"And the lights, all went down, in Messachussetts..." will be forever imprinted into our memories (those of us who lived those times), as a song that marked an era.
Their last big hit of the 60's era, "How Can You Mend a Broken Heart?" hit the pop charts in 1971 - they would hardly be heard again until the Disco era boomed in 1975, and Barry's lead falsetto voice became their trademark.
But Disco is another category.

Audio Files

I Started A Joke
I Just Gotta Get A Message To You
It's Only Words

Friday, May 25, 2007

60's/Beach Boys

For a good part of the early 60's - the neck-tie years - the only time boys got to present themselves in public without a neck-tie, was at the beach. In those days, surfing was considered "cool" and even "radical". The Beach Boys created the "west coast sound" of the surfing generation rock & roll. Where is ev'rybody, this summer? - well,..."ev'rybody's gone surfin'!"
Considered by the experts as one of the best rock&roll songs ever, "Good Vibrations" is still a technical wonder of studio sound recording and mixing.

Audio files:

Surfing U.S.A.
I Get Around

Friday, May 18, 2007


All teens are rebellious - each new generation of adolescents tries to create something new, and differentiate itself from anything in the past: that's the definition of the term "modern" and, what teen doesn't want to be modern?
However, I believe the 60's were different. Other generations of youngsters before, and since, tried to (and most did) make their statement of modernism in such easy and obvious fields as clothes, hairstyle and of course, popular music fashion.
In the 60's, for the first and only time, they tried to (and did) make a statement of modernism in the political field, as well as all other fields. This point is arguable, inasmuch as political beliefs have been part of the "modern young fashion" before. Ok, no news there. What to me is new and unique, is the way ALL established "truths" were questioned, including the ego. It's as if they said, "ok, if everything is old, let's strip of everything! - literally: possessions, clothing, the body (gender is just a random accident of nature), beliefs - but wait, there's still the it old? - strip it off!" Or, go look for it!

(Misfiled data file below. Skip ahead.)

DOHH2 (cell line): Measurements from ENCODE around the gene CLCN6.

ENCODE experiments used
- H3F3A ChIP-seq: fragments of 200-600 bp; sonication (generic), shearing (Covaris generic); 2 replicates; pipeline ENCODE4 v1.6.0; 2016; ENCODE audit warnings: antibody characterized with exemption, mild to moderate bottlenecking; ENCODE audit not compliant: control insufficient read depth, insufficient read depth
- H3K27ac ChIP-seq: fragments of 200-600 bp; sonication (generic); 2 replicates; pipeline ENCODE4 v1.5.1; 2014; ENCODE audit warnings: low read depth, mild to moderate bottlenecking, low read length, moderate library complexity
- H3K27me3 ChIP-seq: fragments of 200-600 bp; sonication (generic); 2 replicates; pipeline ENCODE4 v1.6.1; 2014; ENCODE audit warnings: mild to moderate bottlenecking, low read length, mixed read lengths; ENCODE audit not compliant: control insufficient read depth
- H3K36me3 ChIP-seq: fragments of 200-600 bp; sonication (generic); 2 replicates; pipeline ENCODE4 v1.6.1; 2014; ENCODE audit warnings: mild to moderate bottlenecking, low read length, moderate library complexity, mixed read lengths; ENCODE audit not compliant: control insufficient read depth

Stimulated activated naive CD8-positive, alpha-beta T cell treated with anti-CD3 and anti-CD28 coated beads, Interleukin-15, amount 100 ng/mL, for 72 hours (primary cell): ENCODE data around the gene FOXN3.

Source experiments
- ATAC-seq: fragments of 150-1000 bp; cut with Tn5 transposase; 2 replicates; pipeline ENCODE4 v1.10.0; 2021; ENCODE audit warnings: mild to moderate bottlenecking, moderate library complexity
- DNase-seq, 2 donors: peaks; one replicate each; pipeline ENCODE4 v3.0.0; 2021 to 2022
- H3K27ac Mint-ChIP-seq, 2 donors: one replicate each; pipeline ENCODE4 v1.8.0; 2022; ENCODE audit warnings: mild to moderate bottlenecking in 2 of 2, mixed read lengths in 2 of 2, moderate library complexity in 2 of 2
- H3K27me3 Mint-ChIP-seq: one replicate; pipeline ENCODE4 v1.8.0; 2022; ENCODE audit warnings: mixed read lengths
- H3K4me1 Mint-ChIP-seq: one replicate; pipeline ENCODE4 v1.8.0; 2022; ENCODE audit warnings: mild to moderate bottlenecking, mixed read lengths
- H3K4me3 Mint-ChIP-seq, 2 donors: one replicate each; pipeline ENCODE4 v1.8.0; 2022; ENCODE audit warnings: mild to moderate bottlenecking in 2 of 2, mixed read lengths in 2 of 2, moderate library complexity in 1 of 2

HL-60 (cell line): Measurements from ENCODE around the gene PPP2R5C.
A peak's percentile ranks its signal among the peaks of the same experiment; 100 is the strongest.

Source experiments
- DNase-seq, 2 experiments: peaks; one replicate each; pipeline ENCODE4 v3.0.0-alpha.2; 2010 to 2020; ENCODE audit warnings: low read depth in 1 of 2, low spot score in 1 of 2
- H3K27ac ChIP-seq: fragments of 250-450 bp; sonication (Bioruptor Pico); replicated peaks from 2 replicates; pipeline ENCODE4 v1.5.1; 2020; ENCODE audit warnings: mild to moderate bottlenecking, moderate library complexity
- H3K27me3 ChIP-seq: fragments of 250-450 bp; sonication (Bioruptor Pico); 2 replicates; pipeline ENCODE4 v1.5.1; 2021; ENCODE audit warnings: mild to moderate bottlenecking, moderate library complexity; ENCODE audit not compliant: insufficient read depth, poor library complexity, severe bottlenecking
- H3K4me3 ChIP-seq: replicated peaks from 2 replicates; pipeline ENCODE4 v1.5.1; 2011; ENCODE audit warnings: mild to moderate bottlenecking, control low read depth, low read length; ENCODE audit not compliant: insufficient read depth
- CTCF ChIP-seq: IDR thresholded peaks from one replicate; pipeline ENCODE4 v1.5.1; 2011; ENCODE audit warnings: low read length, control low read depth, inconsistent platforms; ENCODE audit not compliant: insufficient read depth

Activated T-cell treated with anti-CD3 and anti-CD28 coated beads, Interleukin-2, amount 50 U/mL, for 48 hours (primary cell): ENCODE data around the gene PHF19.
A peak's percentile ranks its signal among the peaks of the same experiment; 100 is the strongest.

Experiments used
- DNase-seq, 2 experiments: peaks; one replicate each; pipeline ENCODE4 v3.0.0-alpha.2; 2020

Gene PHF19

There's no such thing as race, so - no need to rush! Take it easy, enjoy Mother-Nature, make babies (please don't step on them!), and all things shall in time, fall into place! With a little luck, even dinner will fall on my plate - as long as someone does my communal work on time, or daddy doesn't get layed off...either way, don't bogart that reefer!
Fun times! What happened to Rock&Roll? It got weird: at first it was evenly balanced, up untill the mid-sixties a symmetrical sense of esthetics prevailed, then,... it seemed to start tripping on acid, the beat got rocked out of balance with the roll, which in turn, seemed to fade off...
I would even go as far as dividing the decade into the 1st half and call it the "neck-tie" 60's, and the 2nd half - the "hippy" (or "bohemian" as some would have it) 60's.

All of the rock sub-genres that would develop in the following decades, were born in the 60's - even techno: with the "grandfather" of electronic music hits - sounding quite weird at the time - "Hot Butter Popcorn"...